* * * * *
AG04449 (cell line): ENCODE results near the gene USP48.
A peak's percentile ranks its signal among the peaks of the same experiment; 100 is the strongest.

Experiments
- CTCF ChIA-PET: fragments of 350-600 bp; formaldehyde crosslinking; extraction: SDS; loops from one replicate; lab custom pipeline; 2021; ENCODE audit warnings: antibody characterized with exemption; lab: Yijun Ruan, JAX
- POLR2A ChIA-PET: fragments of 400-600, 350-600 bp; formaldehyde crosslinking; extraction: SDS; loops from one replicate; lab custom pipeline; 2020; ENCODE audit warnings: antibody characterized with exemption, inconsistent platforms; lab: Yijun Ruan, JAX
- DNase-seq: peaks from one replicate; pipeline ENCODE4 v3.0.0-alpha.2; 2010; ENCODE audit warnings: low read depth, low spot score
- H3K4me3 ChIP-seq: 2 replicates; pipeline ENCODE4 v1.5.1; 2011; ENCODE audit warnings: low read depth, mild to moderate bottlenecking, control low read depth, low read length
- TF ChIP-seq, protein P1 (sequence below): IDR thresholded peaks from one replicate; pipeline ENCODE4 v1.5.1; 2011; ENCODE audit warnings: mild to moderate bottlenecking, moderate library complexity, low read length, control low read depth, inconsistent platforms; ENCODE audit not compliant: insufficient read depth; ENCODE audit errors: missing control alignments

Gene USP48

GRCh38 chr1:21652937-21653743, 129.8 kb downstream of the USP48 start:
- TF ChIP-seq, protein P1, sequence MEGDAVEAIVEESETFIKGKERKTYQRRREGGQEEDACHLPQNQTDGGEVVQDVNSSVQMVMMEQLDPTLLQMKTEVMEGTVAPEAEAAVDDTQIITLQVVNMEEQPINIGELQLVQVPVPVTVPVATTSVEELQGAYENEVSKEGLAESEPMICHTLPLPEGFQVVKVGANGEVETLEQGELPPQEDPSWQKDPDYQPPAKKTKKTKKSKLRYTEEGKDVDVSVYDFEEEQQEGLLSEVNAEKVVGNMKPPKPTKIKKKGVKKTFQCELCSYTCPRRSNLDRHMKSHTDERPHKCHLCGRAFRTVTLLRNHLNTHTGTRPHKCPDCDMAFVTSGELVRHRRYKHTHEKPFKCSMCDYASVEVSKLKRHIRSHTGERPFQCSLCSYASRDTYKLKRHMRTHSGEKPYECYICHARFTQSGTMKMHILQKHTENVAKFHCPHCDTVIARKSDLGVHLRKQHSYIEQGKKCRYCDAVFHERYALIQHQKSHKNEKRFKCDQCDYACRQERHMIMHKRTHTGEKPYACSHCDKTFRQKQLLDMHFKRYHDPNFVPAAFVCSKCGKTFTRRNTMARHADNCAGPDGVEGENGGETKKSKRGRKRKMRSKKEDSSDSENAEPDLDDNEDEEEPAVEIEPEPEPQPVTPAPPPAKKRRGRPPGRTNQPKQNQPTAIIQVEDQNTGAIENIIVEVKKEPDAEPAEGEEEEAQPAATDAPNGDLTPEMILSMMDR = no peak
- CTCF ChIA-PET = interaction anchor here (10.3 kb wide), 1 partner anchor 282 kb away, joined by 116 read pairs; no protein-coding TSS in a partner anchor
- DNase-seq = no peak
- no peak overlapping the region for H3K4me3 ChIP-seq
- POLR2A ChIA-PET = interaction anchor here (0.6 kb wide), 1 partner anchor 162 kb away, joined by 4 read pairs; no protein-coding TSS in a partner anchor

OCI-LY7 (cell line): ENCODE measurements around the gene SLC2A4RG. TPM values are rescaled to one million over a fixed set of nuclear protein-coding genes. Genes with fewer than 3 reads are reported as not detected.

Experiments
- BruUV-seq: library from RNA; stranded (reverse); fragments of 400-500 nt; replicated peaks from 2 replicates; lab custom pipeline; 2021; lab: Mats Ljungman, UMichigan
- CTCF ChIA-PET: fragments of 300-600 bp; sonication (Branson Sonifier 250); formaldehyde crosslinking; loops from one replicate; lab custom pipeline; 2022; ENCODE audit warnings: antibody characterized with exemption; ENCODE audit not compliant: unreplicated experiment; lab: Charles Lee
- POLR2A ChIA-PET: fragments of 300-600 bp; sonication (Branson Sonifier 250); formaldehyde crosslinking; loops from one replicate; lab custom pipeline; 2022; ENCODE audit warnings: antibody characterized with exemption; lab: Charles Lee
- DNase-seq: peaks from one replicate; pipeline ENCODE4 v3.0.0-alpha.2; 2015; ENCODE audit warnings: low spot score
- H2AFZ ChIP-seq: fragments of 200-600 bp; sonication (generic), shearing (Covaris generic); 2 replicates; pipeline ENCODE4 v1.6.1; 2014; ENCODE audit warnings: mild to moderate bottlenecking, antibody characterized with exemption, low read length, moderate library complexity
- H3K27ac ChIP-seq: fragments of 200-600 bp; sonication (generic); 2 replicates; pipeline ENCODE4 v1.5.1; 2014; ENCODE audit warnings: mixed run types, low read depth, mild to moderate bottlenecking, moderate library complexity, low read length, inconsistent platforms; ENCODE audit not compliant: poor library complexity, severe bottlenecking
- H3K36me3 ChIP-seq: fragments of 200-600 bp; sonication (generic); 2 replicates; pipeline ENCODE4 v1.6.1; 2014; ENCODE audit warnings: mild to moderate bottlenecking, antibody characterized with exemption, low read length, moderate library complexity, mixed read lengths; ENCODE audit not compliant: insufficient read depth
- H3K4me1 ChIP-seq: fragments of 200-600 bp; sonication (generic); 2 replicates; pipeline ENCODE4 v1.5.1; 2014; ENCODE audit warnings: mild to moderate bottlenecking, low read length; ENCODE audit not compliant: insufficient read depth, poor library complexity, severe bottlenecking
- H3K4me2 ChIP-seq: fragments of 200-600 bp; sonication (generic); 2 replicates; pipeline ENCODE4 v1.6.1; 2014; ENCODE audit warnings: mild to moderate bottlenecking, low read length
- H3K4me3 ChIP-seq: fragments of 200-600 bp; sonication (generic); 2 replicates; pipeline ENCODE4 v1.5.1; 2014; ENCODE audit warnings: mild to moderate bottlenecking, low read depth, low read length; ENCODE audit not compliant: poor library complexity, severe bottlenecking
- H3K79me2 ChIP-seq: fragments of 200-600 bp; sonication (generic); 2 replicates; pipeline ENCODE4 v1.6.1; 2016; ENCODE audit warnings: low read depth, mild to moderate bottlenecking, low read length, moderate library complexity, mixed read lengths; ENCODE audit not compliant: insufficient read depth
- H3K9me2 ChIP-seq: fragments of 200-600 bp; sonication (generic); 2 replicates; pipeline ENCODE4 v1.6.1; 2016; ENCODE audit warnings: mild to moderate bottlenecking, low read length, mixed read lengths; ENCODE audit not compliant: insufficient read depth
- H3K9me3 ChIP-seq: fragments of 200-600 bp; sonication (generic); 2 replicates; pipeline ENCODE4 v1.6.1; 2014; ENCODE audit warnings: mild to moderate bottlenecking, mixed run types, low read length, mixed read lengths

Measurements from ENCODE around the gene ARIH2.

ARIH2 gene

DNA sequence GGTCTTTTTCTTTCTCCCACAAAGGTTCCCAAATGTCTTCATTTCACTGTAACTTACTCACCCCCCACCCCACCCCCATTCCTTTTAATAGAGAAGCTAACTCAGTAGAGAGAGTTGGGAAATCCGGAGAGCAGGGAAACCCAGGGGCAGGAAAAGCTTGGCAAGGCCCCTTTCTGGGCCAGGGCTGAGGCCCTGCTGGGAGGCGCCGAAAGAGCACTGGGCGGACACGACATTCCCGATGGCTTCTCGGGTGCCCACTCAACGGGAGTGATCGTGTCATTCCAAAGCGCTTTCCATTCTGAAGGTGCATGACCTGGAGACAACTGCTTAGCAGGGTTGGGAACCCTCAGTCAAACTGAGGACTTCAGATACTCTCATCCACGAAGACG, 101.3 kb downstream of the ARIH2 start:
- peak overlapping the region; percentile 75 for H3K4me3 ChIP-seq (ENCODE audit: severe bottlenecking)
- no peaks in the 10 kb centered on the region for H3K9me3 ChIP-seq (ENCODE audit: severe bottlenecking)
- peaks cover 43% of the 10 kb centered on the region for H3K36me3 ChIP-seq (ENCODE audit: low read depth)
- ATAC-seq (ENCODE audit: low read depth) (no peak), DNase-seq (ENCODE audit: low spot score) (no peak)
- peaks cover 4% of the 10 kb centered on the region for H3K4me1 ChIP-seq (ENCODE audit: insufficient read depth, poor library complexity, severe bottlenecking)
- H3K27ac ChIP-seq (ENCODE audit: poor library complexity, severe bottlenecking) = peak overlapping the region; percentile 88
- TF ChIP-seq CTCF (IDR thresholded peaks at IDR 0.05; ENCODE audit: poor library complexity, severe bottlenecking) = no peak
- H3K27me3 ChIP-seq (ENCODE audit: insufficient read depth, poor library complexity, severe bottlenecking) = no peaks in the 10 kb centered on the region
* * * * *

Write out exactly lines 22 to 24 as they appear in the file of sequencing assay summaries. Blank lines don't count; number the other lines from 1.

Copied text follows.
- H2AFZ ChIP-seq: fragments of 200-600 bp; sonication (generic), shearing (Covaris generic); 2 replicates; pipeline ENCODE4 v1.6.1; 2014; ENCODE audit warnings: mild to moderate bottlenecking, antibody characterized with exemption, low read length, moderate library complexity
- H3K27ac ChIP-seq: fragments of 200-600 bp; sonication (generic); 2 replicates; pipeline ENCODE4 v1.5.1; 2014; ENCODE audit warnings: mixed run types, low read depth, mild to moderate bottlenecking, moderate library complexity, low read length, inconsistent platforms; ENCODE audit not compliant: poor library complexity, severe bottlenecking
- H3K36me3 ChIP-seq: fragments of 200-600 bp; sonication (generic); 2 replicates; pipeline ENCODE4 v1.6.1; 2014; ENCODE audit warnings: mild to moderate bottlenecking, antibody characterized with exemption, low read length, moderate library complexity, mixed read lengths; ENCODE audit not compliant: insufficient read depth